1. KS recommends using the "Risser sign," a 0-5 scale of ossification of the iliac apophysis as seen on AP x-ray of the pelvis. Risser 5 correlates with end of spinal growth
  1. Scoliometer testing
    1. Hand-held device that easures angle of trunk rotation
    2. Pt bends forward and examiner places on child's back, measuring the tilt
    3. Using 5' as cutoff is 99.9% sensitive for scoliosis; however, more recent studies suggest that 7' is as sensitive and more specific
  1. X-rays
    1. Indications: any of the below; if none are present consider re-examination in 9-12mos if physically immature
      1. Any symptoms (pain, paresthesias, etc.)
      2. Any abnormalities on visual exam other than mild truncal asymmetry
      3. Any abnormalities on neurologic exam
      4. Scoliometer reading > 7'
    2. For initial evaluation, KS recc's standing AP and lateral views of the thoracic and lumbar spine and pelvis; for subsequent comparisons in girls, consider PA films to minimize breast irradiation.
    3. Estimate degree of scoliosis using the "Cobb method"

IV. Follow-up in children with idiopathic scoliosis

  1. Pts with < 10' curve on x-ray do not require specific f/u unless there is a marked change on exam or in sx
  2. Pts with 10-20' curve and skeletal immaturity (Risser scores 0-1 or premenarchal)--Q6mo exam with scoliometer until progress to > 7' in trunk rotation'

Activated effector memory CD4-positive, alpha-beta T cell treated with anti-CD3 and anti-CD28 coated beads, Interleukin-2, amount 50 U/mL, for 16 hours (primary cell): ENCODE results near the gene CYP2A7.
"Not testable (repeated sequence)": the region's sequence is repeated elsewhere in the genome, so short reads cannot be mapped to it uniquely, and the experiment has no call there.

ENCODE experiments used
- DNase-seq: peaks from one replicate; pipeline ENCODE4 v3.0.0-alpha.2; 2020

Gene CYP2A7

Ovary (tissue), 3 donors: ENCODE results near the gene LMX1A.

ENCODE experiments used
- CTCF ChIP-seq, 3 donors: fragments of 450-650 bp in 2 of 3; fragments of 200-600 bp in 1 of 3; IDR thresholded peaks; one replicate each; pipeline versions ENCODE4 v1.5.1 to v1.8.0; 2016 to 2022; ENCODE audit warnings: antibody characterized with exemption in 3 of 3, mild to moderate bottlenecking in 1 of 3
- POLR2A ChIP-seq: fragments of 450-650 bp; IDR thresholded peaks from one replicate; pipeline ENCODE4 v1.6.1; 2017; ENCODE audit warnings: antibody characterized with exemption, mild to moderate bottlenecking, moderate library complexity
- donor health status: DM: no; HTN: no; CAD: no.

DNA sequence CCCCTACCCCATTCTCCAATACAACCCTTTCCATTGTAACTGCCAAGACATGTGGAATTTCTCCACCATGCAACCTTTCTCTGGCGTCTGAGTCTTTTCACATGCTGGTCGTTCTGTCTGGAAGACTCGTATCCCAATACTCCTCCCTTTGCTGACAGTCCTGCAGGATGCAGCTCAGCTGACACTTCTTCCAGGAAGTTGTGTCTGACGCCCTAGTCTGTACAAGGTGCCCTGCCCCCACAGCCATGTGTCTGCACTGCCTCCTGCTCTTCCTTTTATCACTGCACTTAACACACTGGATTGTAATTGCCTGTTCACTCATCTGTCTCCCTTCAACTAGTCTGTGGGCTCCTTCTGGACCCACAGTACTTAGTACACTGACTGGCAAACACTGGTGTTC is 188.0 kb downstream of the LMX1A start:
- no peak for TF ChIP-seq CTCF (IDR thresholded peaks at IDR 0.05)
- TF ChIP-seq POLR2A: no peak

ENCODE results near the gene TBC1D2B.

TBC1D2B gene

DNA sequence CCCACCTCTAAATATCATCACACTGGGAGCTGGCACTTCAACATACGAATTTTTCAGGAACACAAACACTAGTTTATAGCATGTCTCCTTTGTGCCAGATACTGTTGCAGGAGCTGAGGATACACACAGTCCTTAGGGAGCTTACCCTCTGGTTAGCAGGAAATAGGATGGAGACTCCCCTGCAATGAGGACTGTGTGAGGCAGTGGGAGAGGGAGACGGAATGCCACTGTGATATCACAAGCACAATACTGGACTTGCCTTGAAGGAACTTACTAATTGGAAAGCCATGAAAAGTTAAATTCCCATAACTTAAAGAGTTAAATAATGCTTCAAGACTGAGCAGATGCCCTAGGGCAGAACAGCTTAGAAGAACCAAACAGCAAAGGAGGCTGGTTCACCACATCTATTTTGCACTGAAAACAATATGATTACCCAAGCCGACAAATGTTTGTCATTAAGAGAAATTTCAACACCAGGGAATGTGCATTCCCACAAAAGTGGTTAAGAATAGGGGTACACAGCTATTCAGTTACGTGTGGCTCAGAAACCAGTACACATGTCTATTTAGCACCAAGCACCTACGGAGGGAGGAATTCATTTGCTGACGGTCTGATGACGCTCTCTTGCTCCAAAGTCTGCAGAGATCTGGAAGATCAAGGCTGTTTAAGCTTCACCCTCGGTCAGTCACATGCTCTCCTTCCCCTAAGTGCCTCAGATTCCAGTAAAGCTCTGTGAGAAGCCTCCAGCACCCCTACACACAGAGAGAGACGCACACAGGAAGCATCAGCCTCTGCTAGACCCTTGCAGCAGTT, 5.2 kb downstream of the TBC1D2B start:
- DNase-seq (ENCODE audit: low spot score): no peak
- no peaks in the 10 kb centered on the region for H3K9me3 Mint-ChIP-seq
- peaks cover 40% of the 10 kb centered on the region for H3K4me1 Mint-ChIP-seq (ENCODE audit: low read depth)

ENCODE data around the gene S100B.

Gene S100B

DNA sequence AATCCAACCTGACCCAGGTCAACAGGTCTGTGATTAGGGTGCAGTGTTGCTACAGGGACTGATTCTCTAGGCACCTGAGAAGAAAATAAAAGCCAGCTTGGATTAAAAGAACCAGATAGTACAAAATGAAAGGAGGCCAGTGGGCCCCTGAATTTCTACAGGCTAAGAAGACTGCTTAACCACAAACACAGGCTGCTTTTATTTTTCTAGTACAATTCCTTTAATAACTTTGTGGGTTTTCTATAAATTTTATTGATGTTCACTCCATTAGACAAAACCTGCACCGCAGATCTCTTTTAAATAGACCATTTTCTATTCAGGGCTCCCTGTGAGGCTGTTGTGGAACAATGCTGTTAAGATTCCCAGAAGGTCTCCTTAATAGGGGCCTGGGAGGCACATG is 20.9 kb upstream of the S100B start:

3. Pts with 20-30' curve and skeletal immaturity--consider referral; followup x-rays Q4-6months until skeletal maturity; brace if progression > 5'/yr
  4. Pts with curves > 30' and skeletal immaturity--brace at initial visit
  5. Pts with "intermediate skeletal maturity"--postmenarchal girls or Risser score > 1--if curve < 20', do repeated scoliometer exam; if 20-30', x-ray Q6-9 months; > 30', x-ray Q6mos
  6. Pts with < 40' curve at skeletal maturity--no specific f/u unless there is a marked change on exam or in sx
  7. Pts with > 40' curve at skeletal maturity--yearly evaluation (inc. x-rays?)

V. Treatment of idiopathic scoliosis

  1. No proof as of 1993 that tx of curves < 10' alters risk of progression
  2. Treatment modalities
    1. No proven benefit: physical therapy, spinal manipulation, electrical stimulation of paraspinous mm., exercises
    2. Bracing--continue until Risser 4 (or if a girl, until 1.5-2y pastmenarchal). Different types include Milwaukee brace (oldest), Boston underarm thoracolumbosacral orthosis (TLSO), Charleston bending brace. May not reverse the scoliosis but does seem to prevent progression
    3. Surgery (spinal fusion)--provides some reversal of scoliosis and prevention of progression

(Source: Song K. and Herring J.A., J. Musculoskel. Med. 4/93, p. 63 & 11/93, p. 40)